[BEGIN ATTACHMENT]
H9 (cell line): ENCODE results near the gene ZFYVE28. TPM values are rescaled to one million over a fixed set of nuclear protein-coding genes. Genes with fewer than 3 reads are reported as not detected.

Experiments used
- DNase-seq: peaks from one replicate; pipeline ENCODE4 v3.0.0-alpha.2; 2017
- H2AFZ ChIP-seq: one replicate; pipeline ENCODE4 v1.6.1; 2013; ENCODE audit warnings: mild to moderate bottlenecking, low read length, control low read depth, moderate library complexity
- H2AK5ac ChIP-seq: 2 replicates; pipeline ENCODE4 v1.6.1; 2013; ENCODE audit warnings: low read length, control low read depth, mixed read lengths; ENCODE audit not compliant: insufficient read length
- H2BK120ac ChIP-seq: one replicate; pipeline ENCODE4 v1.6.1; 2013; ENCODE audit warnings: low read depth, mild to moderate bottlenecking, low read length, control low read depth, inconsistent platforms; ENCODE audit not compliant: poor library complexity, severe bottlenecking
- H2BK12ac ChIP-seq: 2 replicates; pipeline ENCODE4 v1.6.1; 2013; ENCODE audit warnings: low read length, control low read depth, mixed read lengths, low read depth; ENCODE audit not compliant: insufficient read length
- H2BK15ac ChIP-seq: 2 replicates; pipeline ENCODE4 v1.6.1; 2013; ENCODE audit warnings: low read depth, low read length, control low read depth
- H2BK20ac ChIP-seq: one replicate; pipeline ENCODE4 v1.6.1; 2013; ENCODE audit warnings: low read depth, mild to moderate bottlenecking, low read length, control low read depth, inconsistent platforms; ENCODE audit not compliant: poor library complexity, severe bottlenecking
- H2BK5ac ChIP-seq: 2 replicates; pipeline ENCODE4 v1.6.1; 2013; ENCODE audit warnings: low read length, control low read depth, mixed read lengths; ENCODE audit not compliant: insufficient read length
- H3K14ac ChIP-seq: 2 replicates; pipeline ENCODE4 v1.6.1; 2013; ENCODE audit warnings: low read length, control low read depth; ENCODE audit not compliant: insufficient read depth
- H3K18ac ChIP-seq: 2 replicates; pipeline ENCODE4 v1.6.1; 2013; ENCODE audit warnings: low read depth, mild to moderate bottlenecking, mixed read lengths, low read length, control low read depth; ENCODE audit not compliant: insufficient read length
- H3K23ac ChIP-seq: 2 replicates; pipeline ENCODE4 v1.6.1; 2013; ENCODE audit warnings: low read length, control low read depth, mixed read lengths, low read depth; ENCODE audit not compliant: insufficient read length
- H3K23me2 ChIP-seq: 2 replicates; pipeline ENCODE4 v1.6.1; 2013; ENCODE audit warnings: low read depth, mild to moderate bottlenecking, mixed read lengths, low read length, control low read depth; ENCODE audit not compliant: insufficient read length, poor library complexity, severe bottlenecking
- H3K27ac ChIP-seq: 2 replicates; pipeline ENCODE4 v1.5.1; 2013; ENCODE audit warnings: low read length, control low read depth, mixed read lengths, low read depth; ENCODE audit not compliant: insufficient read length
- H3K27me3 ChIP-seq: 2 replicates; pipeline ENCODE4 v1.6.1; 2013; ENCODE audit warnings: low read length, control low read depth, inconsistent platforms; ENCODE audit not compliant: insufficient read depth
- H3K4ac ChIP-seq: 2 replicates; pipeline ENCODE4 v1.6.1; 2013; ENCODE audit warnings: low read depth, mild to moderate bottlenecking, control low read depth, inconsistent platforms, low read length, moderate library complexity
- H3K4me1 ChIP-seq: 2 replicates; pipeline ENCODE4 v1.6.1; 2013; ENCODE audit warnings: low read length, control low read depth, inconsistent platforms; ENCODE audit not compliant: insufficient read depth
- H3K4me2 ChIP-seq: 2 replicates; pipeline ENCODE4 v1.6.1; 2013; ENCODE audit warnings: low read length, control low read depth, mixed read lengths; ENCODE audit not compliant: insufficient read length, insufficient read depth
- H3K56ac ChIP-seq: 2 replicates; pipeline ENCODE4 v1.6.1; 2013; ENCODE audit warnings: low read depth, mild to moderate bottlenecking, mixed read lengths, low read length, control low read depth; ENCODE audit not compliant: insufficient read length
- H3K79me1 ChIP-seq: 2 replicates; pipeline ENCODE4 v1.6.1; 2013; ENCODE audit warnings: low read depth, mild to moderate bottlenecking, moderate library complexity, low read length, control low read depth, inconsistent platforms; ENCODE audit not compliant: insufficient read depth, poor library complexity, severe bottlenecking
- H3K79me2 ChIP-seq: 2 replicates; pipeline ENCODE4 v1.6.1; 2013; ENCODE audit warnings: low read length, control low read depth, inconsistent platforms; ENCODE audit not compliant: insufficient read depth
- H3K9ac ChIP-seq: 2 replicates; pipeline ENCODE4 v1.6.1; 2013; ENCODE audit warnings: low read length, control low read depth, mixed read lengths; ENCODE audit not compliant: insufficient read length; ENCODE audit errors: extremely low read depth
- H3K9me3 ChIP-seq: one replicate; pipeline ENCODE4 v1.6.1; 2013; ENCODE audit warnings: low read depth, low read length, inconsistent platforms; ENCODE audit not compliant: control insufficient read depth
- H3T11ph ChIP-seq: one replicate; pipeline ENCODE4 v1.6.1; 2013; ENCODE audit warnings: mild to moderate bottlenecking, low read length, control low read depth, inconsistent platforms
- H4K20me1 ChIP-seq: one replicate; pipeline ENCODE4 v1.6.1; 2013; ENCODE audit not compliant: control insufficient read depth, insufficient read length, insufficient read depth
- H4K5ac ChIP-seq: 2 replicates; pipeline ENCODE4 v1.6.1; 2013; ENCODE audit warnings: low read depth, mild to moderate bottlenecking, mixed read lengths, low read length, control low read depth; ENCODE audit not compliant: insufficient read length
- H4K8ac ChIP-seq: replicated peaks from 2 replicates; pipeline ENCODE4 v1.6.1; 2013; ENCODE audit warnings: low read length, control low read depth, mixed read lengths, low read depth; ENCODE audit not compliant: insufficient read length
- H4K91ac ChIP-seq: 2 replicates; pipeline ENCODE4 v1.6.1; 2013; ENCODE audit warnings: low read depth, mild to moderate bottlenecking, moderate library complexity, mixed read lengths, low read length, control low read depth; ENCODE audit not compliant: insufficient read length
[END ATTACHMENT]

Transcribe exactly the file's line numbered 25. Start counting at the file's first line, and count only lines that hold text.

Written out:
- H3T11ph ChIP-seq: one replicate; pipeline ENCODE4 v1.6.1; 2013; ENCODE audit warnings: mild to moderate bottlenecking, low read length, control low read depth, inconsistent platforms